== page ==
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What Cables And Wall Plates Are Needed?

vibale
vibale asked
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Last Modified: 2013-12-14
Hi,

if you look at the following drawing (http://www.the-elite-mob.co.uk/PLAN.PNG) could you please tell me what cables (i.e straight / twisted etc) and wall plates I would need to make it work?

I will need a wall plate (if there is such a thing) between the red and green cables.

I will need to know what type of cables to buy for the red and green cables. The yellow one is a straight cable.

Not sure if it makes any difference but im in the UK

Thanks

http://www.the-elite-mob.co.uk/PLAN.PNG
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Top Expert 2006

Commented:
the yellows, red and greens should all be technically CAT5e (CAT6 if you are willing to spend the little extra, which I recommend) and should be terminated as straight-through.  I don't recall if you guys are using 568A or B as a standard.

Considering the diagram, if this is just 2 runs, I am uncertain if you need to run the cables through the walls; but that also depends on what you want and mostly your building codes.  (Cabling through the walls is an interesting task to embark on once in a life time).

Also you can employ decorative runners which can be mounted on the walls; they are not as invisible as running it thru the walls, but considering the amount of time saved vs. snaking the cables, you may want to consider that.

If the diagram is only a small sample of the work that is needed.  Then the green cable should be solid CAT5e or Cat6.  The Yellow and Red should be stranded CAT5e or CAT6; preferrablly ready made store brought if you don't like crimping them.  Store brought are guaranteed to work.  The stranded CAT 5e and 6 are flexible for wall to computer use; the solid CAT5e or 6 are a bit ridged and cheaper which suits them for horizontal cabling needs.

Hopefully I didn't say TOO much...

Regards,
ECNSSMT, Its my opinion that you can never say too much!! :-)

However I think this is more of a 'neat and tidy' home install than a building wide one.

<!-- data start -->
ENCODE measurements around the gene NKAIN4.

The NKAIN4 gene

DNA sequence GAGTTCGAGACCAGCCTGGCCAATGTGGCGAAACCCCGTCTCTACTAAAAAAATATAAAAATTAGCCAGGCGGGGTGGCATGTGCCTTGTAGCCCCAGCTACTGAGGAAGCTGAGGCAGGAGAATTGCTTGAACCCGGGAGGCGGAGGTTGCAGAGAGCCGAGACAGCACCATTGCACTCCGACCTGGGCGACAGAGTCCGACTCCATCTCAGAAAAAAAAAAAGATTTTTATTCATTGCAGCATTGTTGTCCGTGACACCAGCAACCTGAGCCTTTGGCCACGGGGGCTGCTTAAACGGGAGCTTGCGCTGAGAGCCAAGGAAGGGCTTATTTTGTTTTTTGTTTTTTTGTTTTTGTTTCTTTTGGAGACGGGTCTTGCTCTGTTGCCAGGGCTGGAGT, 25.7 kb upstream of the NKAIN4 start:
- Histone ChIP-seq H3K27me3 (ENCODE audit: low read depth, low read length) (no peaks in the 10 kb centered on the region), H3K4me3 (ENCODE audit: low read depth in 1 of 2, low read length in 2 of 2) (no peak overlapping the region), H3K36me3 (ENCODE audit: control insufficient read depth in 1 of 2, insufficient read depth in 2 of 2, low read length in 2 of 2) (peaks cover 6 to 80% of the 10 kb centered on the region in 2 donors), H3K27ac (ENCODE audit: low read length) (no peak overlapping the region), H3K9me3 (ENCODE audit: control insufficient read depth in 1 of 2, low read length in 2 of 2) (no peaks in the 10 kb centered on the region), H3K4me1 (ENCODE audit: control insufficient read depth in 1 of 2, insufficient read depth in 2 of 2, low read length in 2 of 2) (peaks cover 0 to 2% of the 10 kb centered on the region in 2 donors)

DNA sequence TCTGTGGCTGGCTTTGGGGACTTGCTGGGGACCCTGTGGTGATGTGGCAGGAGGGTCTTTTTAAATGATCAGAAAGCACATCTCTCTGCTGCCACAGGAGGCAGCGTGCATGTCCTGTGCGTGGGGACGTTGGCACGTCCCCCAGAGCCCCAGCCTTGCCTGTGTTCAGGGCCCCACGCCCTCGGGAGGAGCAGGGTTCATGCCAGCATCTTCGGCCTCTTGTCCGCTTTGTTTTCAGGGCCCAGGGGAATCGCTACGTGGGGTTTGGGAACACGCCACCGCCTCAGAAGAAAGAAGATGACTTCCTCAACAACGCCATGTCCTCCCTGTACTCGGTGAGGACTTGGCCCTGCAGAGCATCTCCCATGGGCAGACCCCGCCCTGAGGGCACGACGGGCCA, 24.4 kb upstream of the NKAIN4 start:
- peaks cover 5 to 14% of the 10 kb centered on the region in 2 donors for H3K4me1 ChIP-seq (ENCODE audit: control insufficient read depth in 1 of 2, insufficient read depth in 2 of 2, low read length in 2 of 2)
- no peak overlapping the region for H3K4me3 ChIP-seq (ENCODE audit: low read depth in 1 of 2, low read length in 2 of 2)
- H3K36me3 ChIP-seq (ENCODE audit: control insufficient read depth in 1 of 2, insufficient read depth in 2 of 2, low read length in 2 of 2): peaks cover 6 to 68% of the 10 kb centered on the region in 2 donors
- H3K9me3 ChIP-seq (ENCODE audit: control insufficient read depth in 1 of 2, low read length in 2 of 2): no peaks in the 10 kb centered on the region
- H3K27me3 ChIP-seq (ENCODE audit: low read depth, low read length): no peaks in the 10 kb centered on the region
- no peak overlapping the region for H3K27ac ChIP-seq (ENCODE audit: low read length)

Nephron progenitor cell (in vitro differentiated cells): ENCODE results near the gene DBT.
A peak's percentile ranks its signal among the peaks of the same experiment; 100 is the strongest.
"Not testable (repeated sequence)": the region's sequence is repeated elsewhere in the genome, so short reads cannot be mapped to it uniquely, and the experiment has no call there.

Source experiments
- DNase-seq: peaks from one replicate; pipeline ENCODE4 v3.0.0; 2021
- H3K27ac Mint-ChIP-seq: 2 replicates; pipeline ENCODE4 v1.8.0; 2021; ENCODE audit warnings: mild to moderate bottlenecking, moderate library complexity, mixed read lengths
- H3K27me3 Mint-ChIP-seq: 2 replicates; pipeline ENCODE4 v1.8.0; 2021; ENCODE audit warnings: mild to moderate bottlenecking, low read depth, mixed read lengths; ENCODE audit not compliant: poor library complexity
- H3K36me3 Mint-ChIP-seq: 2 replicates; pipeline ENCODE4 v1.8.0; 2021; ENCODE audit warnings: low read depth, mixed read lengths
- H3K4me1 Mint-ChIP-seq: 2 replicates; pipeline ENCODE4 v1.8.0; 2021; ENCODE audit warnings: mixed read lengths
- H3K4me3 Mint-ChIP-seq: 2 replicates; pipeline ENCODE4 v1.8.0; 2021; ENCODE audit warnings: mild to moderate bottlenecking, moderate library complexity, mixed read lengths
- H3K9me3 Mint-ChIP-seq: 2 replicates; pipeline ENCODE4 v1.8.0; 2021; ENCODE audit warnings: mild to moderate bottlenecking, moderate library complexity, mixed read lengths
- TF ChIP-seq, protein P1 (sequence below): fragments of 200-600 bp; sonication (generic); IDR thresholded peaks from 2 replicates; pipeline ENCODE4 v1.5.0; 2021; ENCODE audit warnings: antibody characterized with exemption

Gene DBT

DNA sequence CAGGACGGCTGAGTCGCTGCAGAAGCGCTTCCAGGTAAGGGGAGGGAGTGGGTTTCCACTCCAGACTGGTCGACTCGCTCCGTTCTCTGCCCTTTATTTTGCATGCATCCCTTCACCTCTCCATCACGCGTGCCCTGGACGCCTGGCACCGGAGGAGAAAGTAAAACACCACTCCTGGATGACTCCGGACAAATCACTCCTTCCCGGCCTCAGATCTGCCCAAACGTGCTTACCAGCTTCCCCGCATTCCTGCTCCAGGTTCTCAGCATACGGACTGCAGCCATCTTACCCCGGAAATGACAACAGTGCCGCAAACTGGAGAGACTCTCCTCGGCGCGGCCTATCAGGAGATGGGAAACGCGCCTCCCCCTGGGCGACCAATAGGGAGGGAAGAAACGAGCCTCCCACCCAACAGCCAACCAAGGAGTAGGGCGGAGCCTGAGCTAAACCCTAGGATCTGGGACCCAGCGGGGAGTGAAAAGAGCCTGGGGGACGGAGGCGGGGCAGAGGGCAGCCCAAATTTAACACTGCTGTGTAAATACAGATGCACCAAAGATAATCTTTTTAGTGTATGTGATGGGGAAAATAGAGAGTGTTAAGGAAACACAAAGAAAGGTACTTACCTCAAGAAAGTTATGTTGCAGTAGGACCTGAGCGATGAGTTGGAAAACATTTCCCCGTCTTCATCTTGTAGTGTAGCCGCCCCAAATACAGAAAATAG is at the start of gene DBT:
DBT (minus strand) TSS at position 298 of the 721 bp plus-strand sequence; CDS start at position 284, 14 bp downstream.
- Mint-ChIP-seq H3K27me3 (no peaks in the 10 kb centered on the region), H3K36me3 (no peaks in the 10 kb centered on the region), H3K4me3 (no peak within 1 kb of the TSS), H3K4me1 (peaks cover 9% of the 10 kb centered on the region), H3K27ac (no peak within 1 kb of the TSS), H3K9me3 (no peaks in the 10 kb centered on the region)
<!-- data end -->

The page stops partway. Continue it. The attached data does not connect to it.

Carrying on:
Top Expert 2006

Commented:
tidy is ok, cutting thru sheet rock walls with the supporting structure is a pain... lol

Author

Commented:
You say I will need  a UW17, CD44 and a CD47 for each room, but on the maplin website it says I will need 2 blanking plates for each socket, is this correct?

Also, for the green cable you have said get a cat 5e cable, would cat6 be better and if so, does that maplin site do the correct one that i'd require?

Thanks
Cat 6 would be recommended if you were in a large building that could not be recabled without major headache. You can run very very high speed ethernet, 1000Mbps, over cat 5e and i cant see you needing faster than this for a shared internet connection. Your router has a 2 - 10Mbps connection right? I have done a similar setup to yours, although it was in 5 rooms, 2 years ago and i cannot see upgrading to cat6 anytime soon (5years)

Cat 6 would be over expensive for what you need in my opinion.

You will need a . .

CD44 = Single wall plate, fits on to a single gang wall pattress and has space for 2 RJ45 sockets
UW17 = RJ45 Modular Socket - The actual socket in one of the spaces in the plate above
CD47 = Blanking spacer - a blanker to cover the spare space

Its a nice little project actually if youve not done this kind of thing before



Author

Commented:
Ok that makes sense, ill stick with cat5e

About the wall plates, you say 1 cd47 but the website says 2?

Here is a quote from the site

RJ45 Modular Wall Outlets FAQ's:
Q) What will I need to have a single RJ 45 outlet - Kal
A) one CD44 one UW17 and two CD47 (the last item(s) are blanking plates. for the large hole.

Also, I thought RJ45 was a telephone socket??

Thanks for your help btw, as soon as I find out for definite how many CD47's I need. im going to order it all and award you the points
Top Expert 2006

Commented:
Right now, its more associated with ethernet, VOiP phones and many digital phone connections; wiring schemes will vary.   Many of the home phones in the US use RJ11 as the standard connection.

hmm, the CAT5e and CAT6 decision is probably a moot point at this point; it doesn't sound like there is a long term requirement here so CAT5e is okay.  I usually bring up CAT6 (or the latest cable specifications) for situations which require long term planning (5 year plans).  It pays in the long run as it permits faster equipment to use the existing physical topology.  In this case the more valuable situation is the knowledge gained in horizontal cabling.

Regards,
vibale, sorry you are correct you will need two, one goes either side of the socket on the wall. Sorry for that, i usually use a different trade supplier with different products. But i recommned Maplins to the masses. :-)

RJ45 is a 8 pin data connecter, its also used for digital telephone systems, ISDN lines etc.

RJ11 is your standard british phone line socket.

Author

Commented:
Ok cool, thank you both for the info

Ill order this stuff right now and hopefully it'll all be straight forward, if not ill be back with more questions!!!

Thanks again

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